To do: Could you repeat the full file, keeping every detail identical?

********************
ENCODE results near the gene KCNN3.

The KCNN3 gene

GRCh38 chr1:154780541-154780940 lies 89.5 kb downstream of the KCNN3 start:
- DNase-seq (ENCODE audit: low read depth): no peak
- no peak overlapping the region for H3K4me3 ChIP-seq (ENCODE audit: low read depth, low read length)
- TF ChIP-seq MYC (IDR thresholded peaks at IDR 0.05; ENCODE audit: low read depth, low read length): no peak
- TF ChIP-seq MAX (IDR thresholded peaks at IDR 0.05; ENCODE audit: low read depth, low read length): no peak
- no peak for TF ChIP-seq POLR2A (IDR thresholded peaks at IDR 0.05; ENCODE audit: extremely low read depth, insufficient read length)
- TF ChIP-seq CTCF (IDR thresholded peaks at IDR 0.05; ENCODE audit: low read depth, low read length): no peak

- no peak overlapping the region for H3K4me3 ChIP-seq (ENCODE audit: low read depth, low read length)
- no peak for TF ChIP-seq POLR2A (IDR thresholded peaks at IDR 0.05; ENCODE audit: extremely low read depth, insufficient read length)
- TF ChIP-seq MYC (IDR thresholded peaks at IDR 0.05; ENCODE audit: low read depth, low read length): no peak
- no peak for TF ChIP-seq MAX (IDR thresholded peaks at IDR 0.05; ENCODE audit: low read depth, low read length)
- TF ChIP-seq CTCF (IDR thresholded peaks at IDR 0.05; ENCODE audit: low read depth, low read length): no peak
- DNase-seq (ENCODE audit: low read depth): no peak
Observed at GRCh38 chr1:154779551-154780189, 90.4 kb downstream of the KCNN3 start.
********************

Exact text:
ENCODE results near the gene KCNN3.

The KCNN3 gene

GRCh38 chr1:154780541-154780940 lies 89.5 kb downstream of the KCNN3 start:
- DNase-seq (ENCODE audit: low read depth): no peak
- no peak overlapping the region for H3K4me3 ChIP-seq (ENCODE audit: low read depth, low read length)
- TF ChIP-seq MYC (IDR thresholded peaks at IDR 0.05; ENCODE audit: low read depth, low read length): no peak
- TF ChIP-seq MAX (IDR thresholded peaks at IDR 0.05; ENCODE audit: low read depth, low read length): no peak
- no peak for TF ChIP-seq POLR2A (IDR thresholded peaks at IDR 0.05; ENCODE audit: extremely low read depth, insufficient read length)
- TF ChIP-seq CTCF (IDR thresholded peaks at IDR 0.05; ENCODE audit: low read depth, low read length): no peak

- no peak overlapping the region for H3K4me3 ChIP-seq (ENCODE audit: low read depth, low read length)
- no peak for TF ChIP-seq POLR2A (IDR thresholded peaks at IDR 0.05; ENCODE audit: extremely low read depth, insufficient read length)
- TF ChIP-seq MYC (IDR thresholded peaks at IDR 0.05; ENCODE audit: low read depth, low read length): no peak
- no peak for TF ChIP-seq MAX (IDR thresholded peaks at IDR 0.05; ENCODE audit: low read depth, low read length)
- TF ChIP-seq CTCF (IDR thresholded peaks at IDR 0.05; ENCODE audit: low read depth, low read length): no peak
- DNase-seq (ENCODE audit: low read depth): no peak
Observed at GRCh38 chr1:154779551-154780189, 90.4 kb downstream of the KCNN3 start.